Search for Artists, Venues, Food

#15 - Doing It Right - the rewards of excellence

I hate to start off this week's column with a sad story but circumstances give me no other choice. You see, it was my misfortune to sit next to a miserable person at a meeting a few days ago. I spent a couple of very long and uncomfortable hours in the company of this one very miserable person. You know, the kind that feels that the world is giving them a bad deal, always has rotten luck and constantly complains about everyone and everything. You know, the type so full of envy that they cannot stand to see anyone do well "Yeah, If I had his connections, I would have..." 

Even the Love Doctor can be slowly worn down by a constant flow of negative words and feelings. What makes things worse is that there are so many of these miserable folks around that there's always at least one at every meeting or gathering. And due to my kind and considerate face it seems that the miserable person always seeks out the Love Doctor. However, like the good book says, to those who receive much, much is expected, so I smile politely and do my best not to let the misery dim my normally bright and chipper attitude.
Even so, its hard to understand how some of these people have the nerve to be insulted when people avoid them. You know like that cranky old relative who complains about everything under the sun every time you visit, and then complains that you don't visit more often. Most of us prefer crabs boiled or steamed, not sitting across the room complaining.
Happy people are a joy to be around, but its normal to avoid "les miserables". I've noticed one thing that truly happy people seem to have in common, they like themselves. It's wonderful to approve of yourself and believe in your ability to do what you do. I call it self love. Don't leave home without it.
On the other hand, most miserable people don't like themselves. Think about being stuck with someone you don't like every moment of every day, no wonder they are miserable. What's funny is that most of these folks convince themselves that they are miserable because of someone or something else. Wrong!
As always, The Love Doctor has a true story to illustrate the point. One year while I was teaching in high school, I did something that amazed the students and established my school yard credibility. (or as the kids would put it later, "The man knows what he is talking about.") As soon as a new class entered the room, I bet them that I could pick out the A & B students before I even knew their names. To the amazement of the class full of fifteen and sixteen year olds, I selected a few kids and had them stand. Each time I selected a kid, the class murmured their wonderment. "How's he doing that?", was the basic question muttered.
At the end of the selection, the kids begged me to explain how I had chosen the better students long before I knew anything about them. So, after I let them beg sufficiently, I explained that I simply chose the kids who were well groomed, dressed neatly, but not expensively, and those who wore little, if any, expensive jewelry. Behaving as I expected they would, most of the class became unsettled, shaken to their little peer pressure souls by what I had been able to do. Almost in unison, they asked, "Hey, what difference does that make?"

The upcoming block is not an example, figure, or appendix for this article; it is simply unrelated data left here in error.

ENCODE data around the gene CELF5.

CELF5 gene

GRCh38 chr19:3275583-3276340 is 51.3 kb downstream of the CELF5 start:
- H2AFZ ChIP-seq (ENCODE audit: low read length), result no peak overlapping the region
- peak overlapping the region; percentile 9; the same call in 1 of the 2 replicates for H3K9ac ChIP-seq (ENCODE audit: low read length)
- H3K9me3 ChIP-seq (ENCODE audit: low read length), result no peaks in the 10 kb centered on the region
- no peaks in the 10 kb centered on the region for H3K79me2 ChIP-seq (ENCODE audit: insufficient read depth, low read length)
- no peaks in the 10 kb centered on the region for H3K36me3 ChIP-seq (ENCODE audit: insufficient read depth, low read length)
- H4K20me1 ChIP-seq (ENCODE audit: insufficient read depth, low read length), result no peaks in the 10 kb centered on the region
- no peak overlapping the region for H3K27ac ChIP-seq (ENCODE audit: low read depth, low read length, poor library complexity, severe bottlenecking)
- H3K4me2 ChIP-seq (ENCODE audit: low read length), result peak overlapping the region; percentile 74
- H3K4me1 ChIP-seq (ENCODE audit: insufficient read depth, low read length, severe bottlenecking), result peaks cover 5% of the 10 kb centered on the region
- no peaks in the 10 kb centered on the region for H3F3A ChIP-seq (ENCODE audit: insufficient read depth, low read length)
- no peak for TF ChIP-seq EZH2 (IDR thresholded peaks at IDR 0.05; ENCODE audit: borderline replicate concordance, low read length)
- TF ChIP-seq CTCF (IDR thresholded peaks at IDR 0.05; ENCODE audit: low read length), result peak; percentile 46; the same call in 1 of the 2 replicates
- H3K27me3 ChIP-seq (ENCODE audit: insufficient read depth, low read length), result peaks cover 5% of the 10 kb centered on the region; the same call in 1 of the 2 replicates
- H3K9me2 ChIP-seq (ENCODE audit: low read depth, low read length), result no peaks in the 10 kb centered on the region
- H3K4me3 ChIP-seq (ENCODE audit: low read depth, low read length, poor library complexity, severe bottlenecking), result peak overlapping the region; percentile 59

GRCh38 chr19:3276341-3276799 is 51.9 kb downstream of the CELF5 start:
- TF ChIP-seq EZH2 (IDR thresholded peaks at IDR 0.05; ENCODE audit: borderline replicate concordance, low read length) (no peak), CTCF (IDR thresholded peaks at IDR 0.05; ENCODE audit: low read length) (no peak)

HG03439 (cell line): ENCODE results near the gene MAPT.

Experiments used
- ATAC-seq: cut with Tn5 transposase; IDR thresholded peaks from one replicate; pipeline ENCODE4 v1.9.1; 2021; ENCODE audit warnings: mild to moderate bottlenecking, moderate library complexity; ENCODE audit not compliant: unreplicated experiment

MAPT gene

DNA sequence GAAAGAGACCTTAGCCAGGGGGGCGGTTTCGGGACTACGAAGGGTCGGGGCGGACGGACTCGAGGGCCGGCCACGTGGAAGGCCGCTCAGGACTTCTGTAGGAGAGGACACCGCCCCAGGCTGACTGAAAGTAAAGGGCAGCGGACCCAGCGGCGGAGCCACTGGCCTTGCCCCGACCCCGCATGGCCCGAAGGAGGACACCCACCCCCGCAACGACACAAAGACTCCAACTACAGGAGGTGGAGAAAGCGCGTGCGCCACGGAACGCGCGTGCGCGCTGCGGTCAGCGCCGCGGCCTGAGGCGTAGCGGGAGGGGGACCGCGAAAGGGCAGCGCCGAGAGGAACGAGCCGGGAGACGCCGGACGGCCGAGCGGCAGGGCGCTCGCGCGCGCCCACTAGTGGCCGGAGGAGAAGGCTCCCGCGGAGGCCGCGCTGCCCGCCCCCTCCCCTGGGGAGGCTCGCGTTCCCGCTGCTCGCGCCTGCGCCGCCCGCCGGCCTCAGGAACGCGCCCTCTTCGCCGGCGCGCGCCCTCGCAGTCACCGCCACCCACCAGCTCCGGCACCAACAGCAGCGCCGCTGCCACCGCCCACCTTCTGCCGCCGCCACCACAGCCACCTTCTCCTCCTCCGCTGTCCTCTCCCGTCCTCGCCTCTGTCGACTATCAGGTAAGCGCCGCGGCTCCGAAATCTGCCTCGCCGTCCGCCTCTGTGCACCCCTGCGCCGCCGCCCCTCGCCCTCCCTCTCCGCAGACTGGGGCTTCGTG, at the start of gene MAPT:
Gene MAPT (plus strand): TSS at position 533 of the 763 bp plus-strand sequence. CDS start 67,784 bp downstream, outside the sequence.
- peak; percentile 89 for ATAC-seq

Little did the class know that they were like helpless flies in a skillfully constructed web. They had fallen into my trap. Since they had an unanswered question on their minds, I had their full attention as I led the helpless pack of pimpled adolescents into the lecture and discussion of "self esteem" that I had planned for that first day of class.

I began by explaining that the kids who "did good", felt good about themselves, naturally. They had no need to try to make themselves feel good by dressing in designer clothing or expensive jewelry or hanging out in large groups. The good students carried their self esteem inside, others tried to buy, wear or hang out with some theirs.
Another thing I noticed, while teaching, was that there was a noticeable increase in fighting when the kids took exams. Those students who were the non-achievers started most of the fights. They had blown it on the exams and deep down inside they believed that they themselves were to blame, but decided to blame others for their bad feelings. For whatever reason, they didn't do what they knew they should have done. They didn't respect themselves. It's hard to love and appreciate someone you don't respect. They were miserable.
Miserable grown folks are usually suffering from the same problem. They have done something, of which they don't approve, or haven't done what they believe they should have done. They've lost respect for themselves, lost self esteem and self love. They are miserable with themselves, but will usually blame you, me or the world for their misery.
There's only one cure for this type of misery, doing it right. Doing what right? Well it really doesn't matter, almost anything will do. A Job, a hobby, school, cooking, raising kids, almost anything will do. Just as long as a person insist on "doing it right".
You know when all things are considered, there's two things required for you to truly respect yourself. First, you have to "do it right" by living by the morals you believe in. Second, remember that anything worth doing is worth doing right.
That's where self esteem really comes from, not from clothes, cars, jewelry, or what others do or say. So if you find your self saying things like "If I only had", stop it. You see you can't buy love, not even from yourself. It only comes one way and that's from "doing it right"